Saturday, June 11, 2011


Ahhh, Rotorua. The thermal pools. The Maori culture. The smell of...eggs.

Our journey began with a 3 1/2 hour car ride down the desolate motorways of New Zealand. And I must say, out of all the wonderful family car trips I have taken, this one. was. tops. Of course I missed my wonderful father singing along to the Eagles and Led Zepplin in the front seat (love you dad), and my mom asking to stop every 40 miles for a bathroom and back break (miss you mom), and even my wonderful hormone-stricken teenage sister texting with her ipod on full blast... but this car ride. I'm still not sure if it was the absence of radio music and commercials or the endless starry sky that I have to thank, but whatever it was...

With about 15 minutes left until we reached our accommodation, I knew we had hit the Rotorua city limit. Sure, the attraction signs and bright lights helped, but it was the refreshing smell of sulfur that told me we had arrived. This "geothermal paradise," although beautiful by day, was extremely uninviting by night - the stench of rotten eggs seeped through the car doors and windows from angle telling us "yes, you have arrived to New Zealand's thermal energy center."

After ending our evening with a wonderful, yet culturally inaccurate, curry feast at the Amazing Thai restaurant and settling into our 1-6 (or, as I evaluated, 12-20) persons "Heavenly Heights" unit in Pohutu Lodge, we quickly fell asleep, with hopes of waking up early and beginning our day with the sun.

As planned, we woke around 7, beginning showers and packing our bags for early check out. With time to spare, my host dad unpacked the grocery items he had brought along for the trip and began the fascinating process of preparing a New Zealand "brekky." Now, if you haven't had the life-changing opportunity to experience such a breakfast, I'd like to explain. A proper New Zealand breakfast is in no way comparable to Bob Evan's. Or Waffle House. Or even an American family's "Sunday pancake tradition." New Zealand breakfasts are indescribable to any breakfast lover throughout the world. So, rather than attempting to convince you of its mouthwatering abilities, I'll instead share the menu (per plate): 1-2 poached eggs on wheat toast, 2-3 halves of grilled tomatoes, strips of bacon (or, in our case, the healthy alternative of chicken (with 90-something% less fat), and a scoop of baked beans (New Zealand's pride a joy).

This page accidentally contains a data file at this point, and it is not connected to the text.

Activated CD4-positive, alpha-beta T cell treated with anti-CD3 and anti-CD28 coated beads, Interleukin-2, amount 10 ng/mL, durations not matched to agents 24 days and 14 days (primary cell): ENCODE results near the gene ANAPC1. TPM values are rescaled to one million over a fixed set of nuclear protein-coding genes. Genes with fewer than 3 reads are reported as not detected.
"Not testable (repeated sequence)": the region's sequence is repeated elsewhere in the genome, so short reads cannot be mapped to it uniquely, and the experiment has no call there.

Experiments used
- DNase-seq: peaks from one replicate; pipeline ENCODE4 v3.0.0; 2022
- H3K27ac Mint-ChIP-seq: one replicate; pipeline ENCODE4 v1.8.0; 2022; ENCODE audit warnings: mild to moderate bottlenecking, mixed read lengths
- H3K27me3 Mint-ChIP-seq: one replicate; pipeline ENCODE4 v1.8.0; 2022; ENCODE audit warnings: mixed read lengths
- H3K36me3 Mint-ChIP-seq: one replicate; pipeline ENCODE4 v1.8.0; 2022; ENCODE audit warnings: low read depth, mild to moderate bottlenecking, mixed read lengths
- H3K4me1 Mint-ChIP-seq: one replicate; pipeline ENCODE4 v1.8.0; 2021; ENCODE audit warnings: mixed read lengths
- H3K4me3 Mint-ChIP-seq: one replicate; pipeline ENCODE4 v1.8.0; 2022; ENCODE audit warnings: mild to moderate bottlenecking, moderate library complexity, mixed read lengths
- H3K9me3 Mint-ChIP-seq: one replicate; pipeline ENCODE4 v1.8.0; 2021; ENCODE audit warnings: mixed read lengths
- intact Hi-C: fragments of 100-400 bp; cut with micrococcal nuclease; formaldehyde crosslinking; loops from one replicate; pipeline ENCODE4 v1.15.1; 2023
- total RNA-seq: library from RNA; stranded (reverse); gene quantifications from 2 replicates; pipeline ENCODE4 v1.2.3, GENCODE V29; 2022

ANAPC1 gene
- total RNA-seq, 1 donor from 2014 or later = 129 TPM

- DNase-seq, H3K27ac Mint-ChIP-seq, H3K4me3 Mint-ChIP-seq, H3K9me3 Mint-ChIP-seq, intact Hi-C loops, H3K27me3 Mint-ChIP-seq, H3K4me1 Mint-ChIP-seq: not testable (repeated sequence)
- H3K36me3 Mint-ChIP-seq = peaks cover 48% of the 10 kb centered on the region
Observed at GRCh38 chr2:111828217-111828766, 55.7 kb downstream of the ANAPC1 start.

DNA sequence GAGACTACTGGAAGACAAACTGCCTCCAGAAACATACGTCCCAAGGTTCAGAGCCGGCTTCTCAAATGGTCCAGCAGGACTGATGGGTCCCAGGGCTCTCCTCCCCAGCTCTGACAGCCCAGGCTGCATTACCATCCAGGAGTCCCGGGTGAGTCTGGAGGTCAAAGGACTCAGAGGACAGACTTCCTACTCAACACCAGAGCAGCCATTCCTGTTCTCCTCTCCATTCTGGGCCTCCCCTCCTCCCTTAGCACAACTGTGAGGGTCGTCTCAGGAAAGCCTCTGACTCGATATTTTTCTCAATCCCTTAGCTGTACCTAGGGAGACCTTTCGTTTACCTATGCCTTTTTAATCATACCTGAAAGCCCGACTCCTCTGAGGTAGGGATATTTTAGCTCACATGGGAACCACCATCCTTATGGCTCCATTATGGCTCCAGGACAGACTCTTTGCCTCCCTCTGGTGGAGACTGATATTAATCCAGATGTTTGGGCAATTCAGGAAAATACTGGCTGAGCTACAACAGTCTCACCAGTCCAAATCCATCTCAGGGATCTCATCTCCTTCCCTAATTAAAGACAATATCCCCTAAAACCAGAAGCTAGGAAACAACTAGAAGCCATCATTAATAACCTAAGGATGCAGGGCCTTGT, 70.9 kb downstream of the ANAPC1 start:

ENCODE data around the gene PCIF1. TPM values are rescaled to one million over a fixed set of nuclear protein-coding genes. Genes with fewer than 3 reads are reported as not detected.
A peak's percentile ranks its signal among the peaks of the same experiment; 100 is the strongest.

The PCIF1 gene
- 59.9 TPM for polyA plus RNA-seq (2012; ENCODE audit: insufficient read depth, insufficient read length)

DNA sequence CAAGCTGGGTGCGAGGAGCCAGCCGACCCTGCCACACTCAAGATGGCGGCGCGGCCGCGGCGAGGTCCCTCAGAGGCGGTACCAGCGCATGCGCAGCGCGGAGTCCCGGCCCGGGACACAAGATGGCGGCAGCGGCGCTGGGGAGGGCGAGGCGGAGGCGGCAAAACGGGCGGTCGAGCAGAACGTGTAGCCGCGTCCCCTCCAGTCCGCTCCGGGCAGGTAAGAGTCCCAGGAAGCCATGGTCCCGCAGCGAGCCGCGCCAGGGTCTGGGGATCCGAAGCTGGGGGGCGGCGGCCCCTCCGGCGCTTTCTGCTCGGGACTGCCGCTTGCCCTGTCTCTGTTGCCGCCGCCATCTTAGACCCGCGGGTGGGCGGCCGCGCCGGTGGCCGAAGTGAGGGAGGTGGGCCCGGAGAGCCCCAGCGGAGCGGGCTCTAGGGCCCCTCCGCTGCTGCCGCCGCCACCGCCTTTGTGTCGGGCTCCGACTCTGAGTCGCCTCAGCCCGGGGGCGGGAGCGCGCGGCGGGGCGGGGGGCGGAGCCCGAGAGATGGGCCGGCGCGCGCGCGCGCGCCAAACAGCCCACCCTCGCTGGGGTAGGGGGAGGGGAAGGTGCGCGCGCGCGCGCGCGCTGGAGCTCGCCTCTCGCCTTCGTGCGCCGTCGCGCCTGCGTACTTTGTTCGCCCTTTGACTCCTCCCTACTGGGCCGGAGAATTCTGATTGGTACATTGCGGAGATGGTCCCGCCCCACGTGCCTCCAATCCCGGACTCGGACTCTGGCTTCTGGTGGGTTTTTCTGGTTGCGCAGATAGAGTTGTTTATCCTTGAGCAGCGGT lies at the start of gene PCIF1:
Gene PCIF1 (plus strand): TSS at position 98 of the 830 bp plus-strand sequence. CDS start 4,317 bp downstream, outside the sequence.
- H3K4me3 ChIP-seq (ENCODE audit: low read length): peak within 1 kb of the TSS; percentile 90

With our stomachs full, we piled into the car and made our way to my #1 priority of the day: Te Puia. This "premier Maori cultural center and home of the world famous Pohutu geyser" was given top priority due to my craving to experience the country's indigenous culture. In Auckland, I've been greeted with the Maori "Kia Ora" each evening on Channel 3's news, and informed of cultural values by my host family and faculty members, but Te Puia's site and interactive opportunities would help me to truly understand the large pillar of Maori culture in relation to New Zealand's history.